When Adam was first created

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X:1 % T:When Adam was first created M:6/8 L:1/8 R:Air S:John Rook music manuscript collection (Waverton, Cumbria, 1840, p. 193) Z:AK/Fiddler’s Companion K:D A|dAd fdf|a3g3|fgf ede|d3 d2A| dAd fdf|a3g3|fgf ede|d3 d2:| |:f/g/|afa afa|b3g3|fgf ede|d3 d2A| dAd fdf|a3g3|fgf ede|d3 d2:|]



WHEN ADAM WAS FIRST CREATED. AKA - " Adam and Eve's Wedding Song," "Old Adam," "Song of Creation," "Wedlock," "When Adam Dwelt." English, Air (6/8 time). D Major. Standard tuning (fiddle). AABB. The melody appears in the large 1840 music manuscript collection of multi-instrumentalist John Rook, of Waverton, near Wigton, Cumbria. It is the air for a whimsical English song [Roud 728] popularized in the 20th century through the singing of the Copper Family, although folk-song collector Cecil Sharp heard a version from Reverend Jasper Robertson, Burnsville, North Carolina in 1916, while Baring-Gould said it was widespread in Canada and the United States. Versions were also collected in Aberdeenshire, Scotland, by Gavin Grieg. The first two stanzas go:

When Adam was first created
And lord of the universe crowned,
His happiness was not completed
Until that a helpmate was found.

He had all things in food that were wanting,
To keep and support him in life,
He'd horses and foxes for hunting,
Which some men love more than a wife.

In notes to the song Baring-Gould wrote:

This old song is a favourite with the peasantry throughout England. The words are printed in Bell's Songs of the English Peasantry, p. 231. He says, "We have had considerable trouble in procuring a copy of the old song, which used, in former days, to be very popular with aged people resident in the North of England. It has been long out of print, and handed down traditionally. By the kindness of Mr. S. Swindells, printer, Manchester, we have been favoured with an ancient printed copy.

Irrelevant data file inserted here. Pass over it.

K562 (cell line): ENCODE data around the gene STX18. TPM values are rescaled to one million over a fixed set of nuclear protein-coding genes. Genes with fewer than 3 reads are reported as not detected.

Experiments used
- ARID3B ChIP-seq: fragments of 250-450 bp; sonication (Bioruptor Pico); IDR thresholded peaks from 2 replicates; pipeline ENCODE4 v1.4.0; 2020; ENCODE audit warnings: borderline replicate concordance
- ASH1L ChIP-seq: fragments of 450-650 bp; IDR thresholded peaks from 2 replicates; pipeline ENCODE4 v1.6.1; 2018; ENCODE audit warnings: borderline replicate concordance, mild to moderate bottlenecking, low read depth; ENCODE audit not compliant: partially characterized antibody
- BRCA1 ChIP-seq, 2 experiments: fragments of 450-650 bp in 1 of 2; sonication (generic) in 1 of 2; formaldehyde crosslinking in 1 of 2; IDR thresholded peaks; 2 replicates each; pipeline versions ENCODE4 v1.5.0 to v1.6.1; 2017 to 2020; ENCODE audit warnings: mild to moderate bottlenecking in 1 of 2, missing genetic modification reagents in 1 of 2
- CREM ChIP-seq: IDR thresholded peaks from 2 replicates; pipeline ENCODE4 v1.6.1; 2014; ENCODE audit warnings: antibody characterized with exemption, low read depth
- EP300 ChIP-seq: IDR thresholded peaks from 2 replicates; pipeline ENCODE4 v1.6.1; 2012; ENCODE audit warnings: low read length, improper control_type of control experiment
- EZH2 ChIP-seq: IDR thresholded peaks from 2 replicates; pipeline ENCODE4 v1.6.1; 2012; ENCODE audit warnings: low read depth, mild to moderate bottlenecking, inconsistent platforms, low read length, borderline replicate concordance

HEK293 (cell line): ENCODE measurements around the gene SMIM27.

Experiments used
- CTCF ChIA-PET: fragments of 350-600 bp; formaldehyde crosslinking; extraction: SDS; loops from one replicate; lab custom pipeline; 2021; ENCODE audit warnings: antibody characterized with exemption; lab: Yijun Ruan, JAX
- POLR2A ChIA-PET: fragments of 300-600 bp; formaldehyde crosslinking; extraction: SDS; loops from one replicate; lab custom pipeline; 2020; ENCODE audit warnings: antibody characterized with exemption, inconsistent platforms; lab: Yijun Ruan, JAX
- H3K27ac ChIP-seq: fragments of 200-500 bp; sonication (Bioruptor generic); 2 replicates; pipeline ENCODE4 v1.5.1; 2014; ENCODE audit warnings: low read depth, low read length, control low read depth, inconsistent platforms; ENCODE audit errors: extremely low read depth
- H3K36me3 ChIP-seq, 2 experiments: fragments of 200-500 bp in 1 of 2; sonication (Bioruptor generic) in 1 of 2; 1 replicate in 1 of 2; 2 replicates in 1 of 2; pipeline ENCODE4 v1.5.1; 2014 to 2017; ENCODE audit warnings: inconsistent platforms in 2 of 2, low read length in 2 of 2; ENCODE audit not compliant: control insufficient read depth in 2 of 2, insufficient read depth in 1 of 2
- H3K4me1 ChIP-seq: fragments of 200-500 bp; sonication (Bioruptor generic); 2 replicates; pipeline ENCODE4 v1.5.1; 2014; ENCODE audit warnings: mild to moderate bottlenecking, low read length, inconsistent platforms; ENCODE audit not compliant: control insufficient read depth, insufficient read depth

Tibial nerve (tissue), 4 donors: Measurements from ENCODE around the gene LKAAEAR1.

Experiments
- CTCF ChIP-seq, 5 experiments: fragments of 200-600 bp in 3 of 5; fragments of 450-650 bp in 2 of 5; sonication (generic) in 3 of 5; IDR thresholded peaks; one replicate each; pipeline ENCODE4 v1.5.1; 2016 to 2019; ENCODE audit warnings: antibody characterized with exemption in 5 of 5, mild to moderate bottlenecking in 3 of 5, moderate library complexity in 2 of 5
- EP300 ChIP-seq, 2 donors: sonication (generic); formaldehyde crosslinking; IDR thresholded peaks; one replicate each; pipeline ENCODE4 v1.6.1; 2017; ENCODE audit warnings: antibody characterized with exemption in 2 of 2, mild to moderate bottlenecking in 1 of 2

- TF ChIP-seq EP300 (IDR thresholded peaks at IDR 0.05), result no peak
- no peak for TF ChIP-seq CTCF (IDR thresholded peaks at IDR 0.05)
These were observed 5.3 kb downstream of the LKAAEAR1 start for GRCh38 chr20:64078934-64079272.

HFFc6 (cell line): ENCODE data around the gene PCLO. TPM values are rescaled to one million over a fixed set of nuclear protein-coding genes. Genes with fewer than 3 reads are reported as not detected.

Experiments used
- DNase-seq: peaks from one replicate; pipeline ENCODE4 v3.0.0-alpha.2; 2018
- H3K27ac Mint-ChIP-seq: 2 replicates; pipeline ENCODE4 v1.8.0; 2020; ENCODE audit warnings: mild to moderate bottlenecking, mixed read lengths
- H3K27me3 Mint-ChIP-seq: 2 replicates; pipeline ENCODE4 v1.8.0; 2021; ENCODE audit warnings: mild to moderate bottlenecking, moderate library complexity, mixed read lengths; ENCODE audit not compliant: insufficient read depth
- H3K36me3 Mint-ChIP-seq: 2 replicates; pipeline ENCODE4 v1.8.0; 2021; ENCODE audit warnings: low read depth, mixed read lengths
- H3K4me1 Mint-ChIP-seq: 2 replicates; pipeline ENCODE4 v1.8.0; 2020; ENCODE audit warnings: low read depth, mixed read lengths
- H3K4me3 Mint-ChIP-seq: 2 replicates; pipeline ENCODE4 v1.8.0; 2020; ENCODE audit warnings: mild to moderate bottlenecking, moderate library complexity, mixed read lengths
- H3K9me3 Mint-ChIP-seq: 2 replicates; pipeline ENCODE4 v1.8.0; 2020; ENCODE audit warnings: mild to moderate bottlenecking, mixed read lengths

In the original the song consists of ten verses. The earliest copy of it that I know is in The Lady's Evening Book of Pleasure, about 1740. It will be found in a collection of garlands made by Mr. J. Bell about 1812, and called by him The Eleemosynary Emporium. It is in the British Museum. The air is found in Vocal Music, or the Songster's Companion, 2nd ed., 1772, to the song, Farewell You Green Fields and Sweet Groves, p.92. It was taken into The Tragedy of Tragedies, or Tom Thumb', 1734, as the air to In Hurry, Post-haste for a licence, and was attributed to Dr. Arne. In Die Familie Mendelssohn, vol.ii., is a scrap of music written down by Felix Mendelssohn, dated Leipzig, 16th August 1840, which is identical with the first few bars of this melody. But the earliest form of the air is in J.S. Bach's Comic Cantata, where a peasant sings it.

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